Concentric-ring phased arrays subdivided into sectors (radial slices) can, with appropriate phasing, produce power absorption patterns useful for hyperthermia cancer therapy. The ability of a concentric-ring array to move a focal region along the central axis of the transducer is well known. Less well known is the ability of such an array to produce variable diameter annular (or ring) focal regions. Such focal rings can be effective in heating some tumors if directed around the tumor periphery. These focal rings have been produced in the past by fixed annular focus lenses, or effectively by mechanical scanning of “point” focus ultrasonic transducers. Production of these focal rings by a concentric-ring phased array has the advantage of allowing the focal ring diameter and focal length to be easily changed and scanned by phasing providing much greater heating flexibility. However, under some conditions such arrays produce very large secondary focus effects along the central axis of the array. Concentric-ring arrays can also provide only patterns of circular symmetry. These problems can be partially solved by dividing the disk of the array into sectors. By appropriate phasing of the sectors, the intensity along the central axis can be greatly reduced. Moreover, appropriate phasing of the rings and sectors can produce patterns that are circularly asymmetric. By controlling these asymmetries, nonspherical tumors can be heated more optimally. Power absorption patterns in lossy media for this class of applicators are analyzed numerically allowing a quantitative evaluation of both advantages and limitations of this approach. A thermal model based on the bioheat equation is also used to predict temperature distributions in volumes where important thermal parameters, particularly blood flow, are varied.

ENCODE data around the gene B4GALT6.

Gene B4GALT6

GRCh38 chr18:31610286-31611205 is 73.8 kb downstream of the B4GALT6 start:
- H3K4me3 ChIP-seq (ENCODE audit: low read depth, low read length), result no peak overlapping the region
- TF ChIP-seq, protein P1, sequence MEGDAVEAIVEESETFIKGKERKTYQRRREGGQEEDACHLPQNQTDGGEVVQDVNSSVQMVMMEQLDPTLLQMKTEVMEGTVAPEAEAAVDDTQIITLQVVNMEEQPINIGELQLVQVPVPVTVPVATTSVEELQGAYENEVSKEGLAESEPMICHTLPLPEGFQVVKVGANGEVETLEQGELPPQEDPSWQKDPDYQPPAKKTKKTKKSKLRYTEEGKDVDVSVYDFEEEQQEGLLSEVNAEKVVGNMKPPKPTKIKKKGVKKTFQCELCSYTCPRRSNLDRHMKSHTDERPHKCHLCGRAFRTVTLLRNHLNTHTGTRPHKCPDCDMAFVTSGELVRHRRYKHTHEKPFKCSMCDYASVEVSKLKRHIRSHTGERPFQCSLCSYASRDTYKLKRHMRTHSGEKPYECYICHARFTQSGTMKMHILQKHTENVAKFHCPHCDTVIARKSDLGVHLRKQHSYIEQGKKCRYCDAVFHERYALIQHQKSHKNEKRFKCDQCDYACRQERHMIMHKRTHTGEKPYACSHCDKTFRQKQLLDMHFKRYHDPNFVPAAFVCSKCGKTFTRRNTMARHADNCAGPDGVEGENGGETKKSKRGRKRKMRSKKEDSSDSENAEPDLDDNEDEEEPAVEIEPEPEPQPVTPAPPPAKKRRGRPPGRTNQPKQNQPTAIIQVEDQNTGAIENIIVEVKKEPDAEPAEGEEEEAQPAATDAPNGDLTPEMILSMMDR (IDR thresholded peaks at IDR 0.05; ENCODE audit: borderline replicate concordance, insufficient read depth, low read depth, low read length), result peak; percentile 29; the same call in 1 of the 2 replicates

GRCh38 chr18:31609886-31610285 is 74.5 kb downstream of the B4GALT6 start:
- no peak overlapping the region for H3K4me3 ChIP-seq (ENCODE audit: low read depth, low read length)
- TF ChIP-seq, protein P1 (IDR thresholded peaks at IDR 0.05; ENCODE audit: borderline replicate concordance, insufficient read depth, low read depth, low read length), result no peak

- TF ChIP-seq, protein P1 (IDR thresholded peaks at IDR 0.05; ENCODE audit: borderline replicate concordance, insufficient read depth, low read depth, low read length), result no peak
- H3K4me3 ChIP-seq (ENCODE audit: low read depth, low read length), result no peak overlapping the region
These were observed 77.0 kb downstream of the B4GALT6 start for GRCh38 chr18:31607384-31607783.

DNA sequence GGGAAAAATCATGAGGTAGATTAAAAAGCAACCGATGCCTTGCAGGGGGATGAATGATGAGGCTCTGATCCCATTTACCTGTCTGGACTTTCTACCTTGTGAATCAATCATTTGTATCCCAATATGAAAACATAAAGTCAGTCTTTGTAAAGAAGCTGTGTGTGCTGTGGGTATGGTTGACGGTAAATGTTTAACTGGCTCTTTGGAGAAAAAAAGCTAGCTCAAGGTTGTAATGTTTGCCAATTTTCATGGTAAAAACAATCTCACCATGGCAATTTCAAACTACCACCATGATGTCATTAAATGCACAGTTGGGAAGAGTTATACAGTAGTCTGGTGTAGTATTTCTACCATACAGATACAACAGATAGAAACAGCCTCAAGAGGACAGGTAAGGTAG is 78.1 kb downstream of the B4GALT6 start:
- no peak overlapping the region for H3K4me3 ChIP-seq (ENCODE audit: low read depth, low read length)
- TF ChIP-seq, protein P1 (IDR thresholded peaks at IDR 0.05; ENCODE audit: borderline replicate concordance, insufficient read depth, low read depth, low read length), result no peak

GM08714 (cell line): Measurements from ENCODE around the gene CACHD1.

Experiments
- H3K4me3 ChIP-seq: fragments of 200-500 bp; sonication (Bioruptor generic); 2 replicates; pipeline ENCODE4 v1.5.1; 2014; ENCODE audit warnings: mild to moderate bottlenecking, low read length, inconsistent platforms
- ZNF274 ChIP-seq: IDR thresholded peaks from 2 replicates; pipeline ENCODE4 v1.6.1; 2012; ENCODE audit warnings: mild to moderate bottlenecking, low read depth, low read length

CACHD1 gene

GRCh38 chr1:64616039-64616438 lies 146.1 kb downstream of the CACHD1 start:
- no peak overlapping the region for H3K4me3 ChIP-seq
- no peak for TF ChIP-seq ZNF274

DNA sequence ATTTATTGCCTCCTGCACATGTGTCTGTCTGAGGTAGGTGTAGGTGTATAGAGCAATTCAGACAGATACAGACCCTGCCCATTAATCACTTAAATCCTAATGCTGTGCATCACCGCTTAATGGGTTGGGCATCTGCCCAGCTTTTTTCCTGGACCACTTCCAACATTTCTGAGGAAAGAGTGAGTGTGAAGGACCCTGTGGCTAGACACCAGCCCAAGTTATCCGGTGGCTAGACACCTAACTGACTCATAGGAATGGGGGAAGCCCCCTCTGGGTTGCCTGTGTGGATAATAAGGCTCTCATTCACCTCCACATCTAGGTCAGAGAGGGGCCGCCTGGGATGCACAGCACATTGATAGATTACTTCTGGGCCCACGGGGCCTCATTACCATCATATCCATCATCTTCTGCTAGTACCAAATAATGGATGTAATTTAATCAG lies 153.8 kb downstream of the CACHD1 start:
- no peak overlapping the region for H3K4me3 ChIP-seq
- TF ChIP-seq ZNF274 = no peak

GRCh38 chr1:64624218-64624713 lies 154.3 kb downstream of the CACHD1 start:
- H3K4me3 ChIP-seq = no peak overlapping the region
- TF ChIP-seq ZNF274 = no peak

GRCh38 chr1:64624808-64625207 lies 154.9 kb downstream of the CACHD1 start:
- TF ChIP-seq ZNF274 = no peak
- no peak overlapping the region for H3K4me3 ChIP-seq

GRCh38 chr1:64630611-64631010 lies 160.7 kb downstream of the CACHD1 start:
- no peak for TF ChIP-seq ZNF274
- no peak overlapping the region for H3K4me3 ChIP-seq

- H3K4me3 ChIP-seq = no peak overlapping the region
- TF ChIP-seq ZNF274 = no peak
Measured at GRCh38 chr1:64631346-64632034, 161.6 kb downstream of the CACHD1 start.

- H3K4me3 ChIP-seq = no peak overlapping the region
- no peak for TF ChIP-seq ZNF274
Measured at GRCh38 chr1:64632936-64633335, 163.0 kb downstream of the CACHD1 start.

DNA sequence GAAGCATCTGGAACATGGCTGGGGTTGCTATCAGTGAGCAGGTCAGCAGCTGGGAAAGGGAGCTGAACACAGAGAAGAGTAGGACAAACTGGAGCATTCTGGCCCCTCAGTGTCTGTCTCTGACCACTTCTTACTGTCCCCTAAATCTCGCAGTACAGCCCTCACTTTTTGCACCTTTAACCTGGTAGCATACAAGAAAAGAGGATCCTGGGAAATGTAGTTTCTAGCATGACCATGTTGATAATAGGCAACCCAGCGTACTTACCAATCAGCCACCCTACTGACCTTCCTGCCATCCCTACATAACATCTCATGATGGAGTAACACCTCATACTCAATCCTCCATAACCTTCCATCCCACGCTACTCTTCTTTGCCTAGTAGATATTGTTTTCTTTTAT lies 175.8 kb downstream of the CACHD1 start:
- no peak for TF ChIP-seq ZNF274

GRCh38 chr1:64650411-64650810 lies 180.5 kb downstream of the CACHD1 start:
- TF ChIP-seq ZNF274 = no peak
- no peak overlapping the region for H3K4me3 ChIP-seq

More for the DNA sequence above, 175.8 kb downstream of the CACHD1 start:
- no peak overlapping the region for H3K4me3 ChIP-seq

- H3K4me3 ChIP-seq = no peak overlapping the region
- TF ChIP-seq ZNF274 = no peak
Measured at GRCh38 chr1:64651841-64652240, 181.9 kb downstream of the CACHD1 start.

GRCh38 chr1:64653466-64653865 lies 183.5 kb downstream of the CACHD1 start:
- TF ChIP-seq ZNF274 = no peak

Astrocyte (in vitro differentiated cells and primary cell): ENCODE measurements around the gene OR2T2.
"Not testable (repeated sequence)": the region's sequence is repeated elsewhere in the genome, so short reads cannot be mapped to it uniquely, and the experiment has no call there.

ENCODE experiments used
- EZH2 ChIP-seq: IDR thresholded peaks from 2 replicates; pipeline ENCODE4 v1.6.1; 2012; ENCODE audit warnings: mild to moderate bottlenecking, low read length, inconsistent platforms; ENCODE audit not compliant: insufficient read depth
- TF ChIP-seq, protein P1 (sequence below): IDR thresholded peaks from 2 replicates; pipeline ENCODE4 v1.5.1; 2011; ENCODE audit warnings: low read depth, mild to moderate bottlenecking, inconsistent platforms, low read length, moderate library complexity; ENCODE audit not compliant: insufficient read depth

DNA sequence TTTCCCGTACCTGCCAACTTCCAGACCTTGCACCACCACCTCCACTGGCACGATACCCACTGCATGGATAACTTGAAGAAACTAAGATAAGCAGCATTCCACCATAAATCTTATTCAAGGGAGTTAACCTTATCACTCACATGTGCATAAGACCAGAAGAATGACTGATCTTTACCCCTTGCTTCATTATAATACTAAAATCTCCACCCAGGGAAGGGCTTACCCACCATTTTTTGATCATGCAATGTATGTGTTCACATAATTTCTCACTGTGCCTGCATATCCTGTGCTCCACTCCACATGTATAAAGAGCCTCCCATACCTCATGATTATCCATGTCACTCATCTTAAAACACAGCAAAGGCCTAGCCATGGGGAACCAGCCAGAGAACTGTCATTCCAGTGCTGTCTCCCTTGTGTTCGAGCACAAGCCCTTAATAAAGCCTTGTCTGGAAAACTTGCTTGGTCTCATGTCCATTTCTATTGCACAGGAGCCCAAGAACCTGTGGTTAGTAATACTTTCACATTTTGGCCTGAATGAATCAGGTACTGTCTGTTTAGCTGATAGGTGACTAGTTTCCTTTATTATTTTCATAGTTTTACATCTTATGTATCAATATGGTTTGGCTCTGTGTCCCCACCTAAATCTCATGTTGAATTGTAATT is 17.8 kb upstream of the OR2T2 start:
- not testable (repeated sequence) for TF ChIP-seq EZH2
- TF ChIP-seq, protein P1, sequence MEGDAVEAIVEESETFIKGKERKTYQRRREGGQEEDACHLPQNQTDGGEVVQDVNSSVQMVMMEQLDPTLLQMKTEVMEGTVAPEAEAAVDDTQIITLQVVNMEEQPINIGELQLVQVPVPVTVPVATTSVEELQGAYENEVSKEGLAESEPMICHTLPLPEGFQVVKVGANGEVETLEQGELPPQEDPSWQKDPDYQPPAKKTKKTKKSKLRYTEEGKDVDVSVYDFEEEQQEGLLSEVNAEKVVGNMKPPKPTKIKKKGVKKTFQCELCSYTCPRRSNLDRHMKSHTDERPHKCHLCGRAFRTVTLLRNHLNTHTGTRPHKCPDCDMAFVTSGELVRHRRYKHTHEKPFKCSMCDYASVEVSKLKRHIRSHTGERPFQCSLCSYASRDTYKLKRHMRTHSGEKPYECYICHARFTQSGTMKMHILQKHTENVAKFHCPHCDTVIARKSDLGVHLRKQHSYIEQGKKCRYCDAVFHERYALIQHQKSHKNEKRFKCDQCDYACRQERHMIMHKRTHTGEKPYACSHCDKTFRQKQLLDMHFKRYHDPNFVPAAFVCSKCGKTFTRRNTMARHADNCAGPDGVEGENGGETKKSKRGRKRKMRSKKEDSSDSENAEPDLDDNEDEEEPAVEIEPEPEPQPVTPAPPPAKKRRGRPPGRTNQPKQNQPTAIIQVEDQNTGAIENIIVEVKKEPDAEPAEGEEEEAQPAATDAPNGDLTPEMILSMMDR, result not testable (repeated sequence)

|Number of pages||10|
|Journal||IEEE Transactions on Microwave Theory and Techniques|
|Publication status||Published - 1986 May|
ASJC Scopus subject areas
- Condensed Matter Physics
- Electrical and Electronic Engineering